Facts & Data · Opinions

Drugs On The Street: The Unintended Impact Of Prescribing In Nova Scotia

I Found this in a report done by Public Safety Canada about a workshop they did on the abuse of pharmaceuticals . This workshop was held in June 2011 in Vancouver B.C.

Drugs on the Street: The unintended impact of prescribing in Nova Scotia
The prescription drug abuse problem in Nova Scotia has exploded over the last 8 years, yet it is an “unspoken pandemic.” Few people talk about the severe impacts that prescribing opioids is having on local communities. These impacts range from accidental deaths and suicides, to increased crime rates and an increased risk of other health issues such as HIV/AIDS and hepatitis. Although Organized Crime groups are not currently involved in the illegal distribution of prescription pills in Nova Scotia, there are some concerns that they may become interested if the profitability of distributing these drugs increases. Once these groups become involved, it will be very difficult to eradicate them.
Although demand varies by region, the drugs of choice in Nova Scotia are opiate pain killers such as hydromorphone, opioids (e.g. Percocet, OxyContin) and methadone. The majority of these drugs come from legitimate sources, which makes it very difficult to tackle the problem through law enforcement measures. Sources of supply include doctor shopping and script purchasing, but pills are also being imported from other jurisdictions. When the supply from traditional sources slows, the rate of pharmacy robberies, breaking and entering and theft increases.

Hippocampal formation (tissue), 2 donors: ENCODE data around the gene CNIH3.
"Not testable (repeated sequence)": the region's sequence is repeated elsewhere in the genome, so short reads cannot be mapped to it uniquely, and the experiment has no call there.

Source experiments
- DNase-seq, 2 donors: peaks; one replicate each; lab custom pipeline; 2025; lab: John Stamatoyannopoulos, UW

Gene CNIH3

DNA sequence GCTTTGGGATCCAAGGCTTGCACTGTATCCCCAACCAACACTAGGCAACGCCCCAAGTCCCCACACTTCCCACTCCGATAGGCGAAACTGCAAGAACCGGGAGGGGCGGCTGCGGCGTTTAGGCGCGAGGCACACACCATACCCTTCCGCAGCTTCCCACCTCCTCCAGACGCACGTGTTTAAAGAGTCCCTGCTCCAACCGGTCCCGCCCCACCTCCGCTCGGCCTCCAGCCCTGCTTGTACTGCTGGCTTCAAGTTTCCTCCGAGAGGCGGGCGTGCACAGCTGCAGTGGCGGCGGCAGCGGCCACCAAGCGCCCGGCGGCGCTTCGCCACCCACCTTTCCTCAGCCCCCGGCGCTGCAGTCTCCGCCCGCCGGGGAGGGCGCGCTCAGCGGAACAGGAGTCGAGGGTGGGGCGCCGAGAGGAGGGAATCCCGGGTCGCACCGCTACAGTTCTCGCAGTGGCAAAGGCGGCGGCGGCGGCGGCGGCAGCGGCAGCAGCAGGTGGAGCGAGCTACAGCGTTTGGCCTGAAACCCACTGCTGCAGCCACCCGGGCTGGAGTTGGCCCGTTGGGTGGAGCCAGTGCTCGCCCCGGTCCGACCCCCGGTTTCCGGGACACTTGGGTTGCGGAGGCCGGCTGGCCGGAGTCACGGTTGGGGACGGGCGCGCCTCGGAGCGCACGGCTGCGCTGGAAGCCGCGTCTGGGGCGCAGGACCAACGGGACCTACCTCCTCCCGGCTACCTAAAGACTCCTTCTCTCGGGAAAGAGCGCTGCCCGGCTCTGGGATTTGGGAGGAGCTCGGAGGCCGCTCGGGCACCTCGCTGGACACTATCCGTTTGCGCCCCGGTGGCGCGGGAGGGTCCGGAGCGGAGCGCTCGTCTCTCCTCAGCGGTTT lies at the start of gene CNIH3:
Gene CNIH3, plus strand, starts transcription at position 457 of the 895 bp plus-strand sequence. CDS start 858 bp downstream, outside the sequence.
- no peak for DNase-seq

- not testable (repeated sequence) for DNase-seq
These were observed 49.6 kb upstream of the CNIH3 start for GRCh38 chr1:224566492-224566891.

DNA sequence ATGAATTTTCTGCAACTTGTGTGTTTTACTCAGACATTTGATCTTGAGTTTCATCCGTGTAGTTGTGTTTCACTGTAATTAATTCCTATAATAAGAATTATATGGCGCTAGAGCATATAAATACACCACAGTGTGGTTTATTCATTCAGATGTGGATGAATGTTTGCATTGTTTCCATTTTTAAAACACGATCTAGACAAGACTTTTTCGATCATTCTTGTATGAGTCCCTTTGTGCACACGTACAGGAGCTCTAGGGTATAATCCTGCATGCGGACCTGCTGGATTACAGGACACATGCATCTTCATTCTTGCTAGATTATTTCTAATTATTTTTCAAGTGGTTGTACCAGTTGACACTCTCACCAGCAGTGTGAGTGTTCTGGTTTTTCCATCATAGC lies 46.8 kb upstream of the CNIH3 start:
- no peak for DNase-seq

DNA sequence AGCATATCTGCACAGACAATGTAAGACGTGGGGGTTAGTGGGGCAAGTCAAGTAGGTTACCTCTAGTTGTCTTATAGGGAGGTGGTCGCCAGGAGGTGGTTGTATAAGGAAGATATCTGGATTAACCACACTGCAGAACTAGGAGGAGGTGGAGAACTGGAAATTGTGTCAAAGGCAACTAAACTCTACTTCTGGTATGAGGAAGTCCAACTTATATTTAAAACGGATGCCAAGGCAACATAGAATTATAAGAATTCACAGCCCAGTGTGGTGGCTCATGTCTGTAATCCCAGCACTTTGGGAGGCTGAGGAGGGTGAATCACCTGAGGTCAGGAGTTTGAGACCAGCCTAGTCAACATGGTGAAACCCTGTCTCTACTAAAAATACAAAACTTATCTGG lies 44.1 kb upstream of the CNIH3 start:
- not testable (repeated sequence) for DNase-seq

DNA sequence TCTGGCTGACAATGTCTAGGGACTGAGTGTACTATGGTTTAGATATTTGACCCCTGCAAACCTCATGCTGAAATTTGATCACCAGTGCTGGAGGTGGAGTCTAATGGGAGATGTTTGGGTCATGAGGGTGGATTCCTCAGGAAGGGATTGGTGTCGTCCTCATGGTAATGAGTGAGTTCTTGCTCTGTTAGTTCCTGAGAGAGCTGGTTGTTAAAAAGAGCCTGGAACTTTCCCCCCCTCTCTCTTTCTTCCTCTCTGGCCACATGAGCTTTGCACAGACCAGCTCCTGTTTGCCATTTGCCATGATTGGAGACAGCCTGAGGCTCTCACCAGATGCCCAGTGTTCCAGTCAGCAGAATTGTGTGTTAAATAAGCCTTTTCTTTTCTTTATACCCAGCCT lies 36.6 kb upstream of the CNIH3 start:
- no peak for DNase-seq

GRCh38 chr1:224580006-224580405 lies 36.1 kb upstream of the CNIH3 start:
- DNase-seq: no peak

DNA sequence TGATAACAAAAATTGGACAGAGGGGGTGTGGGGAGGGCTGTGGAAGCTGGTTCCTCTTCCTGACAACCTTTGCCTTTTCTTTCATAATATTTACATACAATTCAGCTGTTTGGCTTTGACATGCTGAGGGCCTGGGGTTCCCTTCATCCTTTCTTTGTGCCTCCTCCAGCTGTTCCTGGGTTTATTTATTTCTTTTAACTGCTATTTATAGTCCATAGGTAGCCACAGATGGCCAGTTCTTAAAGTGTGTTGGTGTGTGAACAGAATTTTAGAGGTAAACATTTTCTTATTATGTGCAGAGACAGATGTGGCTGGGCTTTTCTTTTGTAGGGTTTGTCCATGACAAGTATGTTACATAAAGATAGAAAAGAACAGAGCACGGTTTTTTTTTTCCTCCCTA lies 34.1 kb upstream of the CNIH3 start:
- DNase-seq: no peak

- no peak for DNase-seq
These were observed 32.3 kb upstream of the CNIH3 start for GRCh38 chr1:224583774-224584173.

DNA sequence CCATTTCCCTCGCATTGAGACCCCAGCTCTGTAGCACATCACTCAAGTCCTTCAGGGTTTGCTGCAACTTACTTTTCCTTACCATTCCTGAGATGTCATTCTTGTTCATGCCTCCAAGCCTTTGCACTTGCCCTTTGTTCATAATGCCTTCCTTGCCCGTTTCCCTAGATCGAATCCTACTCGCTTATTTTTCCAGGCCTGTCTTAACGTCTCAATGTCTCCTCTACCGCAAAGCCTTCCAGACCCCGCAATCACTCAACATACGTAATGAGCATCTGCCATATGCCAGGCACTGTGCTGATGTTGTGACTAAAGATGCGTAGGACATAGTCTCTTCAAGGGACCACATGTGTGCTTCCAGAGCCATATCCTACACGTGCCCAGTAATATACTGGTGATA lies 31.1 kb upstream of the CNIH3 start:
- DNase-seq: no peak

Law enforcement in Nova Scotia has encountered a number of investigative issues related to combating the trafficking of opioids. First, there is a lack of available evidence due to the fact that the majority of opioids come from legitimate sources and witnesses are often unwilling to come forward. There is also a significant lack of a coordinated multi-agency use of resources, as well as a lack of subject matter experts who can assist the police agencies with enforcement strategies and assist in the development of a broader community response to this very complicated issue.
A prescription monitoring program has been put in place in Nova Scotia to help reduce the number of prescription opioids. As a result, the issue of “double-doctoring” has been largely eliminated. Under this monitoring system, there has been success in the development of new ways to share information, such as police charge notifications; however the program is not a silver bullet, and it can only address one component of the problem.
In the future, the creation of more strategic partnerships between law enforcement, pharmacists, physicians and other health care providers will be critical in addressing the drug abuse problem in Nova Scotia. These potential partners are currently working in silos and often lack the ability to share information with each other.

http://nationalpaincentre.mcmaster.ca/documents/PS-SP-487894-v1-Illicit_Use_of_Pharmaceuticals_Workshop_-_Final_Report_-_EnglishJune2011.pdf

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